glycosylated haemoglobin (HbA1c) and accuracy as a measure of glycaemia

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  • the value of HbA1c is thought, by many clinicians, to provide an accurate measure of of glycaemic control in diabetes
    • however there exists large intra-individual differences exist in the relationship between population mean plasma glucose levels and HbA1c
      • the DCCT (1) revealed that for patients with a mean plasma glucose of 10 mmol/l, HbA1c values ranged between 6% and 11%
        • therefore aiming for the same HbA1c in all patients therefore will mean that the target will be unrealistically low in some (with potential risk of hypoglycaemia) and unrealistically high in others, providing false reassurance (2)
        • HbA1c measurements rely on a predictable effect of glucose concentration on hemoglobin (Hb) over a normal red blood cell (RBC) life span - however any condition that alters RBC survival may invalidate HbA1c as an accurate measure of glycaemic control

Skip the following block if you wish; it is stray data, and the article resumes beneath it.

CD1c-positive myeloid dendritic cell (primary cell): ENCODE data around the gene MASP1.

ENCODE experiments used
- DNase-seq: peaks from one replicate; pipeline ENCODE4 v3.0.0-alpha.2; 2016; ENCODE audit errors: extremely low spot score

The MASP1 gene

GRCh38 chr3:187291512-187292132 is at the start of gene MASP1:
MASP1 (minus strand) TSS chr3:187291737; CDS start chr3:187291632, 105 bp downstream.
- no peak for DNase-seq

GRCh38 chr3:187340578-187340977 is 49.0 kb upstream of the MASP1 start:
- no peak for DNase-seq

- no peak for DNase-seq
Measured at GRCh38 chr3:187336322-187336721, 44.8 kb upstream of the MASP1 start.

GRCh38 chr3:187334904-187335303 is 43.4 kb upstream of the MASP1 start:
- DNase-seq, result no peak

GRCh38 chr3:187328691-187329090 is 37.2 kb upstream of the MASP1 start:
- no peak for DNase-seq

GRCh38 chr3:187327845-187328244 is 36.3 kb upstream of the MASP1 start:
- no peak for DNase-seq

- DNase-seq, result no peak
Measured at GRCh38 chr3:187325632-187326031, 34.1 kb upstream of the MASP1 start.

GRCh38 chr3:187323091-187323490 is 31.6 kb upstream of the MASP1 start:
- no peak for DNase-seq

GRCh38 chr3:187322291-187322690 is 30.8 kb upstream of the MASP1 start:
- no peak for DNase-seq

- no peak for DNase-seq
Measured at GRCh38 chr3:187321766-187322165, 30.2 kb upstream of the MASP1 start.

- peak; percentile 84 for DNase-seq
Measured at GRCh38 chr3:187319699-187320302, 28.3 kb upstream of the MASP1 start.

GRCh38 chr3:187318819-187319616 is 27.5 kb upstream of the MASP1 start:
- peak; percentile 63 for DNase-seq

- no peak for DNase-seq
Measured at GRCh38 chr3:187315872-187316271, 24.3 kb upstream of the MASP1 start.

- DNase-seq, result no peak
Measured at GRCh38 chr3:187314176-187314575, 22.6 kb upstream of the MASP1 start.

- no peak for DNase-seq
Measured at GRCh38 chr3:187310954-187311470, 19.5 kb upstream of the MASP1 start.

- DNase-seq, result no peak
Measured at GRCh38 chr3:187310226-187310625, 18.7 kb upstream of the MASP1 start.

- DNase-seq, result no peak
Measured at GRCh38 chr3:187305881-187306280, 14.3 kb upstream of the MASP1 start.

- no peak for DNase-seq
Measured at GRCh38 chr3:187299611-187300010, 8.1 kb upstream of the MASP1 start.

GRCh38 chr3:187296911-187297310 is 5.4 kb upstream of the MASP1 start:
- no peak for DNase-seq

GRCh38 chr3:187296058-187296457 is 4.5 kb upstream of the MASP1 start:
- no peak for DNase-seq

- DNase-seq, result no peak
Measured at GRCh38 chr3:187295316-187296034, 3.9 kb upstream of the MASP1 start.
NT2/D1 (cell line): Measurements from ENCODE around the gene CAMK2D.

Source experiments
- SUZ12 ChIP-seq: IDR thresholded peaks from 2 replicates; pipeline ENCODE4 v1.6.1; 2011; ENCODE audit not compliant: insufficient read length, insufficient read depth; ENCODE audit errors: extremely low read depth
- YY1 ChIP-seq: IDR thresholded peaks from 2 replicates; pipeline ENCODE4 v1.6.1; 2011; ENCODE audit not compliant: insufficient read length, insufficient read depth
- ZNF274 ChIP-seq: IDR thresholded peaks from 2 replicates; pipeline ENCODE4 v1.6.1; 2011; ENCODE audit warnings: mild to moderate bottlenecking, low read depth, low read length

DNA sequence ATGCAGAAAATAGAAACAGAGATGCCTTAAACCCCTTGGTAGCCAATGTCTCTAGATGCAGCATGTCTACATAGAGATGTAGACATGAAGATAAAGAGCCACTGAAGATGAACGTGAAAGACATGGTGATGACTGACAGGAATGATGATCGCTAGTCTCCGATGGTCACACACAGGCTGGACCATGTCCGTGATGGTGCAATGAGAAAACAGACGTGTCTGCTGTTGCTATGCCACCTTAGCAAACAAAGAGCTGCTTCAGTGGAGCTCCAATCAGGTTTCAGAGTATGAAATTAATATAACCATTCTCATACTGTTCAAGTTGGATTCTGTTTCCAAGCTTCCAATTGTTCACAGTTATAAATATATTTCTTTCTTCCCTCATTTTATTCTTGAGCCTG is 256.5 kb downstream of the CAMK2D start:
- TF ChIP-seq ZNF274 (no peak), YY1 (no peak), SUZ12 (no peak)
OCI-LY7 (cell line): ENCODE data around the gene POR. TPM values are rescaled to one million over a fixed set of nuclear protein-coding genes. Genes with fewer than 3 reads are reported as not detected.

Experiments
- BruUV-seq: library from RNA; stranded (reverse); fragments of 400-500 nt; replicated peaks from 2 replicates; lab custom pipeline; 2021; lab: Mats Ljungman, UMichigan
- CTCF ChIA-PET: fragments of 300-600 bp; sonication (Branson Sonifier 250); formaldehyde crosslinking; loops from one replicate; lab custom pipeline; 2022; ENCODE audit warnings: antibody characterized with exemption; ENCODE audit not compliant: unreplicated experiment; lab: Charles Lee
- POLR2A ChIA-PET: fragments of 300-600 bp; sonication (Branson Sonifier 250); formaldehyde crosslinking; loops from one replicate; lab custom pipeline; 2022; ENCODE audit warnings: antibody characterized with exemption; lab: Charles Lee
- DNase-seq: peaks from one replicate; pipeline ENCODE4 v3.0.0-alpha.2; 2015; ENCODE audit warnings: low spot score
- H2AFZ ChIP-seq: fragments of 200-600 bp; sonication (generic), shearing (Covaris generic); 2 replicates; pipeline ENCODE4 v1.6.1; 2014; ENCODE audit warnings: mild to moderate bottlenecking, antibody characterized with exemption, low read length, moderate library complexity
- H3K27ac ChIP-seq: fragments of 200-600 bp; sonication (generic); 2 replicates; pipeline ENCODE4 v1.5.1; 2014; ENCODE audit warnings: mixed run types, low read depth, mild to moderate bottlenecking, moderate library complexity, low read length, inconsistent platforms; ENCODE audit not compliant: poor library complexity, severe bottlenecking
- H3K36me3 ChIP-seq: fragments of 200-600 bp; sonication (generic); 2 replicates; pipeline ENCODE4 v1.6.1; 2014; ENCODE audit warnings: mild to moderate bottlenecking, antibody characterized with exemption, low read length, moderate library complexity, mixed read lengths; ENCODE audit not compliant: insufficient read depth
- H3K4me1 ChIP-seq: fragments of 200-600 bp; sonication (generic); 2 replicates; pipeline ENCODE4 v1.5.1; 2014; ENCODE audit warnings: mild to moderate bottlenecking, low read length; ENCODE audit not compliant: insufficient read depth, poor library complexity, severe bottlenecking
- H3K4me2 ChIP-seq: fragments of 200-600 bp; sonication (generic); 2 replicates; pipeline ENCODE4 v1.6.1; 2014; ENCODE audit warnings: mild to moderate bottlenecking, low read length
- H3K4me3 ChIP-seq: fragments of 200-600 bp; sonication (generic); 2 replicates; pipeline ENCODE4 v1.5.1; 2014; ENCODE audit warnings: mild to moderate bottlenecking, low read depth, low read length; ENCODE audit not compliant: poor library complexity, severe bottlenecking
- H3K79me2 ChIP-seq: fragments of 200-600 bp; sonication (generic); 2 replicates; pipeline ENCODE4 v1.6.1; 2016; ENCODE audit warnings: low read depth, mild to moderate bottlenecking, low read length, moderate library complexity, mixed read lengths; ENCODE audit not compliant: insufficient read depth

• for example hemolytic anaemias results in decreased RBC survival and hence reduced HbA1c;
          • iron deficiency anaemia results in a modest reduction in RBC survival
          • samples containing variant Hb cause erroneous results in measurement of HbA1c
        • note that a 95% around an HbA1c result of 7% would be 6.6% to 7.4% if there was a total coefficient of variation of 2.5%
      • therefore the clinician must consider these potential sources of variation when interpreting an HbA1c result

For more details regarding variation in HbA1c with specific conditions then see linked items.


  1. Rohlfing, C.L. et al. Defining the relationship between plasma glucose and HbA(1c): analysis of glucose profiles and HbA(1c) in the Diabetes Control and Complications Trial. Diabetes Care 2002;25(2): 275-278.
  2. Kilpatrick, E.S. et al.Biological variation of glycated hemoglobin. Implications for diabetes screening and monitoring. Diabetes Care 1998;21(2): 261-264

Last reviewed 01/2018